Comics review: Shipwreck by Warren Ellis

Shipwreck is not for everyone.  It is a difficult, but rewarding work.  Its twisted story that leaves the reader guess till the last moment, weird characters and quirky worldbuilding, as well as the amazingly appropriate art style, all combine to make this a compelling book for the discerning reader.

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Movie Review: Venom (2018)

Let’s get straight to the point:  Sony managed to deliver their best comic book related movie to date.  Venom delivers pure fun and is more rewatchable than anything else in Sony’s Marvel catalog.  So don’t believe the low critic reviews on Rotten Tomatoes, pay attention to the much higher viewer score and go see it.

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Classic Review: Neuromancer by William Gibson

In my opinion, Neuromancer is the most influential science fiction novel published to date.  It’s been revolutionary, it predicted technologies and concepts better than some of the older classics (most notably Stand on Zanzibar, which is often praised for its predictive powers), and it influenced an entire slew of books and movies, as well as computer and Internet development.

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The Name of the Monster was Frankenstein

When it comes to classic science fiction, you have two kinds of people: those who call the monster “Frankenstein”, and those who smugly point out that Frankenstein was its maker; the monster was never named in the book.  Let me assert a third category: those who read the book and realized that Victor Frankenstein was the real monster.

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The Devolution of the Predator

The Predator franchise spans six movies so far. And while none of the movies can be considered a masterpiece, some were better than others, and some even achieved cult status. But I won’t comment on the qualities of the film titles. In this essay, I want to focus on the predator as a species. In particular, how it devolved from a truly terrible force of nature to a bumbling idiot.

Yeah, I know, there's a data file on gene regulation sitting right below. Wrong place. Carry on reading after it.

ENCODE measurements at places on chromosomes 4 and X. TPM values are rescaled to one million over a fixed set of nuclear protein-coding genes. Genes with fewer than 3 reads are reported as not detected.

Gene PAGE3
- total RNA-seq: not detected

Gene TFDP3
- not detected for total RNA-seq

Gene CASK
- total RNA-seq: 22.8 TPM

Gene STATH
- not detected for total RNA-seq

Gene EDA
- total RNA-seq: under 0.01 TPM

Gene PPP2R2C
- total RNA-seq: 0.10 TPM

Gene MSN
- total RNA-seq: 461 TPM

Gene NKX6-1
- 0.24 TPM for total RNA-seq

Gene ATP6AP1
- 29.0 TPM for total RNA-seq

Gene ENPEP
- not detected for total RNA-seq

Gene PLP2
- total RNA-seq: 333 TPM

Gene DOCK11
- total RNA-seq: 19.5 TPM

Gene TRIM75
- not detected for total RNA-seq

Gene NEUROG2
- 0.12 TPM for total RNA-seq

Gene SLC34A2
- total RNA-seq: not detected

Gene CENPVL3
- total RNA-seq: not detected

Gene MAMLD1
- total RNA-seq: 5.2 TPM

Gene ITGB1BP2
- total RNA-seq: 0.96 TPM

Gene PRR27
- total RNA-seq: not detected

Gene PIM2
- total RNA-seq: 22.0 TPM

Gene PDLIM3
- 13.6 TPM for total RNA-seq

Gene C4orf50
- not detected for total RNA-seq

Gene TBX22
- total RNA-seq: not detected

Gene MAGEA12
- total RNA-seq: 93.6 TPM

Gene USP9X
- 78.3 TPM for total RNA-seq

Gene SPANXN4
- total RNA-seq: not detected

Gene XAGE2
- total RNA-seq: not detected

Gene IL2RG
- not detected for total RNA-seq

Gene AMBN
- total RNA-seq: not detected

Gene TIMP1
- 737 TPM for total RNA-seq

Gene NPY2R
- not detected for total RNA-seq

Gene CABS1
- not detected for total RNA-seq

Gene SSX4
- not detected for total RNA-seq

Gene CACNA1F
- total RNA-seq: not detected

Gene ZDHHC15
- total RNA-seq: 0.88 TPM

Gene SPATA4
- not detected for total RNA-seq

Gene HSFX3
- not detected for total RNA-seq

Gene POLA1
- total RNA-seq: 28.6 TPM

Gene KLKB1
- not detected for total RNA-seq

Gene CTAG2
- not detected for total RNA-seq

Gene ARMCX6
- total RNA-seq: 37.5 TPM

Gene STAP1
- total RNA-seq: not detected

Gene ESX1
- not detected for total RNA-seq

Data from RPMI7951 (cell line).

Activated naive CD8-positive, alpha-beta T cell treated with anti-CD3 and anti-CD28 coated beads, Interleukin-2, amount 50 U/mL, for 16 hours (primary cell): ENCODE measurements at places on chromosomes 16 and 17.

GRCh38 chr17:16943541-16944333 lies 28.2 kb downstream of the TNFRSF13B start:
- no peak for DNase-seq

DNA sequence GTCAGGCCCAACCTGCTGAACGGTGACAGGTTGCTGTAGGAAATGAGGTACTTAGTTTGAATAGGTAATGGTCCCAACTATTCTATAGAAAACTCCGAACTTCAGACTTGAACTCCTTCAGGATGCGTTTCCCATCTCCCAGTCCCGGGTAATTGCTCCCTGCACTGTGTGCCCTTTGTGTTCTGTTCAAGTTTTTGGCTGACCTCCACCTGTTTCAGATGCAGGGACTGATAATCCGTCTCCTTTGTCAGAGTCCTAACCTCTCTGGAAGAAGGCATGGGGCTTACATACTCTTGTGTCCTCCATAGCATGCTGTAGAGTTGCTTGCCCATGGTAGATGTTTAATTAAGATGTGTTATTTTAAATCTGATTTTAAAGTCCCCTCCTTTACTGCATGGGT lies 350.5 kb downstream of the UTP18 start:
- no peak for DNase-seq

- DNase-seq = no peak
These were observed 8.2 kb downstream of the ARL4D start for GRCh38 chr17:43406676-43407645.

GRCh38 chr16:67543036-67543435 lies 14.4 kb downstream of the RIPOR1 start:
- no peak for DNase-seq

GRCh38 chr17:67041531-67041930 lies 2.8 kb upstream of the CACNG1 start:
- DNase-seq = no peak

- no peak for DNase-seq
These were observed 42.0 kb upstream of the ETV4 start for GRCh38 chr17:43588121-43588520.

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The Lost Fleet series by Jack Campbell: A Retrospective

Spanning 17 books in 12 years so far, The Lost Fleet and its offshoots are a monumental undertaking for its author, the retired US Navy officer writing under the pen name Jack Campbell.  And even though the books are lacking the depth, character development and finesse of great science fiction novels, I found them strangely compelling, and they quickly became one of the guilty pleasures in my library.

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Movie review: Hotel Artemis

Hotel Artemis is a quirky little movie, which was sadly overlooked by audiences. I wouldn’t be surprised, though, if it reached cult status in the future. The movie’s simple structure and amazing performances made it a joy to watch. Even though the science fiction elements are light and just serve as shortcuts for the story, Hotel Artemis has become one of my favorite sci-fi movies of 2018.

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Book Review: Blindsight by Peter Watts

From the realm of hard and dark science fiction comes a book about … space vampires?  Well, not exactly, but I had to get it out of the way.  This book does include vampires, but that’s just a small part of this very densely written first-contact adventure between aliens and a crew of psychopaths.  Watts spins a dark story of a depressing future world, incomprehensible and terrible aliens, and the exploration of human consciousness.  Had Blindsight been a little better paced, it would have been an instant classic.

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Book review: The Dispossessed by Ursula K. Le Guin

The Dispossessed is one of the most awarded science fiction novels. It won the Hugo, Nebula and Locus awards, and has been widely recognized even outside its sci-fi genre. With a good reason, I may add: the book crosses over genres and at times feels more like a philosophical diatribe than a science fiction novel. However, it can also be confusing and difficult to read, especially for people not prepared to deal with such a radical departure from traditional sci-fi. I was one of such readers, and I can unequivocally state that I did not like this book.

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Modern Classic: Children of Time by Adrian Tchaikovsky

The notion of “uplift”, intelligent species genetically modifying animals to sentience, has been tossed around science fiction for quite some time, but never gained much prominence.  Save for the first work credited with uplift, The Island of Doctor Moerau by H. G. Wells and the Uplift series by David Brin, written science fiction has had fledgling success with the concept.  Children of Time has revived uplift with its great worldbuilding, awe inspiring scope and brilliant writing.

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